What is the best way to discourage hunters from harvesting female mountain goats? The Upper Lynn Canal Fish and Game Advisory Committee pondered that question at a meeting last week. The committee considered a mandatory quiz for hunters that would educate them about the toll harvesting nannies takes on goat populations. But the group wondered if a quiz would get through to hunters who don’t take nannies by accident, but on purpose.
This is how mountain goat hunting is regulated in the Haines area: Fish and Game biologists take a survey of goat populations. For every 100 adults in a mountain range, they assign six points. When a hunter takes a male goat, that’s one point down, when a female goat is harvested, that’s two points. So, if hunters take nannies, the harvest goes faster and it leaves less opportunity for other hunters. But it also significantly impacts the goats, says Fish and Game area biologist Carl Koch.
“To kill a female, you also take away all the offspring that they’re gonna have,” Koch said. “The loss of too many females can negatively impact the population.”
Koch gave an example of the Takshanuk Range goat harvest. In 2013 and 2014, more than 50 percent of the goats harvested in that area were female. Koch said after that, the goat count decreased.
Resident and hunting guide Al Gilliam brought up the issue up to the committee, asking them to consider some action.
“You know, there’s a lot of people that are simply gonna make a mistake and shoot a nanny,” Gilliam said. “I don’t think they should be penalized. But at the same time, there should be a certain amount of responsibility.”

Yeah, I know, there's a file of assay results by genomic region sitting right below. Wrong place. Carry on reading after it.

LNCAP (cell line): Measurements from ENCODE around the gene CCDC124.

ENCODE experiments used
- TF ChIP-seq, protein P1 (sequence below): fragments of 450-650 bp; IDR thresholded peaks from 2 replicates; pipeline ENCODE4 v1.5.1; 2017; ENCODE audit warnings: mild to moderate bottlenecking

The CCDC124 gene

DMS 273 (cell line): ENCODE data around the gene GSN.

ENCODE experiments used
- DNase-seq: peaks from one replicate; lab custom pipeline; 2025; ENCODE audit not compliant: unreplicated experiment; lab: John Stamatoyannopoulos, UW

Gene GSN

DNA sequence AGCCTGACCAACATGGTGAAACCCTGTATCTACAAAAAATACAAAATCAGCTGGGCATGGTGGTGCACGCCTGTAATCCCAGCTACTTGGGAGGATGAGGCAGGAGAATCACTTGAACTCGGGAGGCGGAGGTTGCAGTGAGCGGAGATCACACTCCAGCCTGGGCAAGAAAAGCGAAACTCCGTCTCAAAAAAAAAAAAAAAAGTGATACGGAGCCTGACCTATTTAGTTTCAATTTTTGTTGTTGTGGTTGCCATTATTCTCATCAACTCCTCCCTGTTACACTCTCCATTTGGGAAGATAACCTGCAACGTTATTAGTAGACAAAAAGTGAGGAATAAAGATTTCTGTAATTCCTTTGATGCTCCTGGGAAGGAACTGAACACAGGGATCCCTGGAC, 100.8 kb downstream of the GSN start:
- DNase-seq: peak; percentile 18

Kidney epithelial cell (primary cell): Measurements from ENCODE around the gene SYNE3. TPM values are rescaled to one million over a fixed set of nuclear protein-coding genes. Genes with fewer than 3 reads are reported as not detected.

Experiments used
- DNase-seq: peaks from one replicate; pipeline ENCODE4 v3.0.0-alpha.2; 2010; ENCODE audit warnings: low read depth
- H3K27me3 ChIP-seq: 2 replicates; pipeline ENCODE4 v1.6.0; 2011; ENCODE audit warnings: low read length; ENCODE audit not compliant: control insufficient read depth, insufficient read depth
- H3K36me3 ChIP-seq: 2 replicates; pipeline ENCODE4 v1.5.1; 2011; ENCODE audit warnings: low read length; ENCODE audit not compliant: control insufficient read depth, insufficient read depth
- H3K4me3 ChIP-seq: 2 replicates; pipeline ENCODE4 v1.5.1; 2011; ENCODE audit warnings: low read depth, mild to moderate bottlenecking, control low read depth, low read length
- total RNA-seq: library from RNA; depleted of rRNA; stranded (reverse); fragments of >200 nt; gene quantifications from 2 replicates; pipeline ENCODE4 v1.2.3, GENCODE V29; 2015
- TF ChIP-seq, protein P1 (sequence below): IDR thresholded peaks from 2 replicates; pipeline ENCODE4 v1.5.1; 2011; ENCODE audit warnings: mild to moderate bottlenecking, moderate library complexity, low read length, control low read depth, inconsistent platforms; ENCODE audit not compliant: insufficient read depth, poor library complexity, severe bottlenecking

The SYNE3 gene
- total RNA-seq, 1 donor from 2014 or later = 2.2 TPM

Koch mentioned a few things that Fish and Game does in other areas to discourage taking nannies. In one game management subunit near Sitka, the biologist assigns a certain number of points, but as soon as someone takes a nanny, he closes the harvest. In the Valdez and Cordova area, Fish and Game requires each hunter to take a goat quiz at least once.
“They would have to learn some goat biology and the rationale for leaning toward harvesting males,” Koch said.
The quiz could also help hunters learn to distinguish between nannies and billies, which is more tricky than, for example, distinguishing between a cow or bull moose.
Fish and Game biologist Kevin White was also on the line. He told the committee about a post-hunt survey they conducted asking hunters around the state a range of questions, including why they harvested nannies.
“One of the key findings that we found disheartening was of the hunters that shot females, 40 percent of those hunters did that knowingly,” White said. “They knew the animal was a female and they decided to take the shot anyways.”
White said some of the reasons people gave for purposely taking nannies was the fact that they were subsistence hunting, or they thought nannies taste better. He said the educational quiz might not be able to reach that 40 percent of people who took the shot knowing they were aiming at a female goat. Advisory committee member Kip Kermoian agreed.
“If most of these guys and gals that were questioned knowingly shot a nanny it seems all the education in the world isn’t going to make a difference,” Kermoian said.
Gilliam said he’s seen goat hunting turn into more of a race in recent years, which could contribute to careless decisions.
“I just kind of wanted to bring this to peoples’ attention as a point of discussion before the next cycle comes up so people can start thinking about it and realize we do have a situation here that may become a problem,” Gilliam said.
The committee didn’t take any action at the meeting, but chair Tim McDonough said he thinks they’ll explore the options and come up with some direction to help discourage harvesting nannies by next hunting season.